NEW YORK -- The top films in 2018 featured more female and people of color in lead roles than ever before, according to a new study from the University of Southern California's Annenberg Inclusion Initiative.
In a report released Tuesday, researchers found that women were the lead or co-lead in 40 of the 100 highest-grossing films of 2018. That's an increase of eight movies from 2017 and 20 movies from 2007, when the annual study was begun.
There were 28 films with leads or co-leads from an underrepresented racial or ethnic group in 2018. That, too, was a substantial increase from the year prior and the highest mark on record.
Those numbers still fall short of reflecting demographics. Women make up about 51 percent of the U.S. population. Underrepresented groups make up about 39 percent of the population.
The gains came in a year that saw record box-office returns, thanks in part to releases like "Black Panther," the top-selling film in North American theaters, and the breakout romantic comedy, "Crazy Rich Asians."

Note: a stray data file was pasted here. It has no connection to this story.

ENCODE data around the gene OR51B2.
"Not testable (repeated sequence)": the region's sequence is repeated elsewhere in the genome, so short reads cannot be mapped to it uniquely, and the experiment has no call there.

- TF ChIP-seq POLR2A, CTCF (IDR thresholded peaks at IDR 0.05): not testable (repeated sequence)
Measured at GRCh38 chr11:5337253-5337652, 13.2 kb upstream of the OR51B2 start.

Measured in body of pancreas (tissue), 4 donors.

Stacy L. Smith, director of the Annenberg Inclusion Initiative, called the results "a step in the right direction."
"2018 offers hope that industry members have taken action to create content that better reflects the world in which we live, and the box office seems to have rewarded them for it," said Smith. "This data shows us that it is possible for change to be achieved — companies must not grow complacent but continue the progress they have made in 2019 and in the years to come."
Some of the largest increases came in more narrow demographics. Eleven of the top 100 films starred a woman of color. In 2017, there were four. The same number of films, 11, featured female leads aged 45 years or older. In 2017, there were five.